It still just doesn’t seem possible that he is gone. I still break down into an emotional mess at the mere remembrance of my father, a man larger than life itself to me. I don’t know why he is not there when I call his house fully expecting him to say, “hello, son.” I still vividly remember the last time I saw him alive. We were looking through his impressive collection of watches. He handed me watches, one at a time, his face beaming with pride and satisfaction as he told me about each one. Then he surprised me by presenting me with his much coveted Omega wrist watch. I was thankful and stumbling over my words; he was smiling and glad to have such a reaction. We parted each other’s company with familiar words: “love you, dad. See ya next time”. But there wouldn’t be a next time. I wouldn’t see him again until he lay dying in his hospital bed.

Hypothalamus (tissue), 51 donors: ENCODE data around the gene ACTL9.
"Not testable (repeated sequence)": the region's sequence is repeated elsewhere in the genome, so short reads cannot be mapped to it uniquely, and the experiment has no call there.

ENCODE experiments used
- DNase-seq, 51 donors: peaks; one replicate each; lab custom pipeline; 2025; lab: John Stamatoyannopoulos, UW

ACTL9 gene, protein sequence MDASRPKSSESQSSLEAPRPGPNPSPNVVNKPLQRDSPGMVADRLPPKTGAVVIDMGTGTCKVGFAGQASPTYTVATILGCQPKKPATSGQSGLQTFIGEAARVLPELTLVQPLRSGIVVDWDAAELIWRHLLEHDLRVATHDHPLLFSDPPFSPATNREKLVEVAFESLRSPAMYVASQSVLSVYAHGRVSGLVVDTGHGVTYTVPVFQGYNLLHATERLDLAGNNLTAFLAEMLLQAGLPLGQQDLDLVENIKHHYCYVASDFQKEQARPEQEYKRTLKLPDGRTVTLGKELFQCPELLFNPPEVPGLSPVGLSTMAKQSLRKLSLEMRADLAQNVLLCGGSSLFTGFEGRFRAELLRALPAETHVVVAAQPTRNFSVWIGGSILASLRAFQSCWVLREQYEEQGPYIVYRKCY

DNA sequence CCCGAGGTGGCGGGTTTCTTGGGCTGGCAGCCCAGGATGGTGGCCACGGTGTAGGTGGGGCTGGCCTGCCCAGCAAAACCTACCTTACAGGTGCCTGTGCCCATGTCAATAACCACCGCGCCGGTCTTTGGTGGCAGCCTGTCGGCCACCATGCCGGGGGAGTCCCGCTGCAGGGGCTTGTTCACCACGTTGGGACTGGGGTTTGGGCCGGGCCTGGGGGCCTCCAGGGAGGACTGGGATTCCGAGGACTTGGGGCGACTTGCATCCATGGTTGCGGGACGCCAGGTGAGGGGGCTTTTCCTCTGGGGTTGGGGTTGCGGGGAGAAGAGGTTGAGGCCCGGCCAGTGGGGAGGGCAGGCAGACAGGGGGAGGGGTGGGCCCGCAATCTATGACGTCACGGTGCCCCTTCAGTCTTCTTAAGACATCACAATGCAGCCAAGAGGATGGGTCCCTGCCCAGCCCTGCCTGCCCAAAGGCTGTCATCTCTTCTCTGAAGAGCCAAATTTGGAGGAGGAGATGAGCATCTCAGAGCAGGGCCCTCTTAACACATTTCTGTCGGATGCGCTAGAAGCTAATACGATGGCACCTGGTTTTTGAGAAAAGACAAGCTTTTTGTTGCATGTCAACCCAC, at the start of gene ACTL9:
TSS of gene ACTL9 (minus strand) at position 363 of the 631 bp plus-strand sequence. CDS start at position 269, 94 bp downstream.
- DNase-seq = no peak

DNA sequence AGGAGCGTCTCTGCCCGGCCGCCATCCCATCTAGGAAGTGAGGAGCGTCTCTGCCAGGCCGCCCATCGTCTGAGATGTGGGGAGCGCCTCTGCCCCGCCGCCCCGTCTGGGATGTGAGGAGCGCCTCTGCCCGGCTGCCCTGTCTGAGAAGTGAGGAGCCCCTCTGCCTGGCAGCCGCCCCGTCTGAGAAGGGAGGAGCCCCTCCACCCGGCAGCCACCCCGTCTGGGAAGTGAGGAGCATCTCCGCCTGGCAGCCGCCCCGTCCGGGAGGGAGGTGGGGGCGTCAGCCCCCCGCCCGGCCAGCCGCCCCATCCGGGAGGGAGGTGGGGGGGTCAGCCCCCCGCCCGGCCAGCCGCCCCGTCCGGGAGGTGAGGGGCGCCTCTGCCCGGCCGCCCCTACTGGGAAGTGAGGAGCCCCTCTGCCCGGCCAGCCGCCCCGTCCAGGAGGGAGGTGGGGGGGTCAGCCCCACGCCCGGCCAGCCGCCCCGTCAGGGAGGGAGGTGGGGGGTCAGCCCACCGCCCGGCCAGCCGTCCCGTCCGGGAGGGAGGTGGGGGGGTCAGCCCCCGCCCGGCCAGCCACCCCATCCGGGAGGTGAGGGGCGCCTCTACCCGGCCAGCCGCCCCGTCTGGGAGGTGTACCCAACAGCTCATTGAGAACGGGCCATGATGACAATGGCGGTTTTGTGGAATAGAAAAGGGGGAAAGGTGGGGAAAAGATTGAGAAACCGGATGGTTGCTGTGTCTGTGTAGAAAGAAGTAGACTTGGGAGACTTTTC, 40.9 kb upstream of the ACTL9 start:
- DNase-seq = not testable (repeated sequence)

I don’t know how one goes on from something like this. I guess we have to just keep putting one step in front of the other, and try to remember to breathe. I can’t see the numbers on the watch dad gave me when I wear it, but I wear it anyway to remember him. My memories growing up with my dad have become more precious to me. Memories have great power to heal us. When I need to talk to my dad, I look back into those memories and think about the man he was and would be today if he could be here.


Shelton Whitman served as an ordained minister for over thirty years in Colorado and North Carolina. He was well known and loved for his smooth, Elvis-like singing voice and his fiery sermons. He retired early due to health issues, and now lives with his wife, Wanda, in rural North Carolina on the farm his father and grandfather started. He shares his thoughts on his blog at: https://sheltondwhitman.wordpress.com/